Bina Dao attended University of Houston, obtaining both her Bachelor’s and Master’s in Biochemistry. She is in her fourth year of teaching biology at YES Prep Southeast. She is also the AP biology instructor and a Super Grade Level Chair, meaning that, in addition to Grade Level Chair responsibilities, she manages detention and aids the Deans of Students.
What was your path to YES Prep?
I started college thinking I would go into medicine, but when I immersed myself in that culture, I found it competitive in a negative way and realized it wasn’t for me. I fell in love with biochemistry and thought I’d go into research and save people’s lives through research. But I realized that I didn’t like being alone for the long stretches that research often requires. I’m very social and I need relationships, which that didn’t provide for me. When I graduated with my Master’s, I felt at a loss. My brother was a principal at IDEA at the time. He said, why don’t you become a teacher? At that point, my only experience was with the regular public schools in Houston, and I didn’t think that was for me. But he told me charter schools are different and asked me to come visit. I loved what they were doing with the students. I related to being a first generation student and an immigrant. My family came to the U.S. in the early 90s. However, I didn’t want to move to the valley where he worked. He said I should check out YES Prep. I applied and fell in love with Southeast.
What do you want your students to understand about science or STEM as a larger field?
I want my students to be educated about science so that they can make choices for themselves in the future. For example, if a doctor tells them something, I want them to be able to understand what is being said and have the critical thinking skills to decide if what is being prescribed is right for them. And, if it’s not, they know what other options they have.
I want students to understand there’s not one STEM stereotype you have to fit in. You can be who you are and still be successful. I especially love seeing my girls be successful in STEM. I want them to remember that they can be just as successful in science and that they’re just as good as the boys.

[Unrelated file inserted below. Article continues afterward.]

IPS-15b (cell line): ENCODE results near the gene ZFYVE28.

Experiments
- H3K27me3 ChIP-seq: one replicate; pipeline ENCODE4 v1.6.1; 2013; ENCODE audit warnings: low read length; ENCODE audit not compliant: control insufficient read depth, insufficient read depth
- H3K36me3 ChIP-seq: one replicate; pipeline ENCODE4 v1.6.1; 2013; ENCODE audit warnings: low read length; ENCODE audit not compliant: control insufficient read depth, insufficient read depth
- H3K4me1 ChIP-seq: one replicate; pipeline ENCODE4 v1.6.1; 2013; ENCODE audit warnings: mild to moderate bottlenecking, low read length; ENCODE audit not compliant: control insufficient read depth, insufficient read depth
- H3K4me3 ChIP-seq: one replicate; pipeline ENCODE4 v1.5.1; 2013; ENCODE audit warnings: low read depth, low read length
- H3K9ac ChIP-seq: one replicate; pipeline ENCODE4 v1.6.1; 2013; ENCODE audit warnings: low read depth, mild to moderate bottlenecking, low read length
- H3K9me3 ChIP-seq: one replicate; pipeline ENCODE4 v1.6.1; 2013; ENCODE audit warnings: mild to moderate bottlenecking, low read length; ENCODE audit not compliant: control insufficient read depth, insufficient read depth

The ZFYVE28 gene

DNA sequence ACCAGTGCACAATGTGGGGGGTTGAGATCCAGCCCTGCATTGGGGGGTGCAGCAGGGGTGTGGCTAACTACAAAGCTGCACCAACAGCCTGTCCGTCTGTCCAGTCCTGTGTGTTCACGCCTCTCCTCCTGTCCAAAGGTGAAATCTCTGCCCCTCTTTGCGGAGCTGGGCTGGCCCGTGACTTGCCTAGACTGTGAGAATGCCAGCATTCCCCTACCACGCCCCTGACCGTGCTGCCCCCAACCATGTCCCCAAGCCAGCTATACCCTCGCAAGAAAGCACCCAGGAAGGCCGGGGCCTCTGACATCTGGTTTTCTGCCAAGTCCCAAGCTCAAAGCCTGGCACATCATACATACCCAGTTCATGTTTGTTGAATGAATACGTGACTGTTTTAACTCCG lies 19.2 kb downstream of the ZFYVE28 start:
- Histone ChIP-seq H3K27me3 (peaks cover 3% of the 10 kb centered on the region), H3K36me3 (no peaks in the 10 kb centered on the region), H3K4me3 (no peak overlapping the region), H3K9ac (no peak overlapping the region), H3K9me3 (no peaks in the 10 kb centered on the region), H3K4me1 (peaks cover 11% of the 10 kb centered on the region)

Science also helps kids feel okay with not having the right answer. Failing in science means that you discover something. You’ll fail ten times more than you will succeed and that’s okay. I want to take the negativity out of the word “failing.” I want students to think what can I learn from this and how do I push forward? Being in science builds grit in people.
What do you see in your future?
I’d like to move toward school leadership. In the classroom, I have an affinity for kids who are struggling academically and behaviorally. I relate to the struggles they have. As a first generation student, you’re often on your own. Your parents don’t know how to help you; they would if they could. When I was younger, I felt like a mini-adult. I had to say, “You need to buy these papers. You need to make sure I get this. You need to make sure I do xyz.” It was difficult for me because I didn’t have anyone to lay it out for me– to the point that I didn’t know I was supposed to take the SAT or even what it was until I heard my friends in the cafeteria talking about it. It was really stressful, and I don’t want that for our kids. I know their parents came here for a reason. They wanted our kids to have a better life– not to suffer in school every day. I want to be their support system and advocate. I want them to feel loved and like they are worth something. They are just as deserving of the freedom to make choices for their future as any other student.
Why do you remain at YES Prep?
Because of the people. I think our organization does an incredible job of putting people first. Before a decision is made, we think about what’s best for not only the students– but their families and their teachers. I also value the amount of transparency that our organization has. Our leaders remove their statuses to have conversations with us. They see us as people and allow us to see them as people as well. And when I had a rough day, my entire class came and hugged me. A former student saw me in the hallway and held me. It reminded me, this is why I’m here.
What would you tell people in the STEM field who are considering teaching at YES?
At YES Prep, you’ll have a chance to be passionate about science, but also be somewhere that values collaboration, sharing, and relationships. At my campus, we have professional learning communities– people who share your content. Everyone shares their ideas and it’s all very selfless. We make sure we’ve aligned our curriculum horizontally and vertically, so we’re not starting over year after year. Even if you don’t teach a student, they’re still all of ours because they’re part of this organization. I haven’t seen that level of shared responsibility anywhere else. We work together and hold each other accountable for doing what’s best for all of our kids every single day.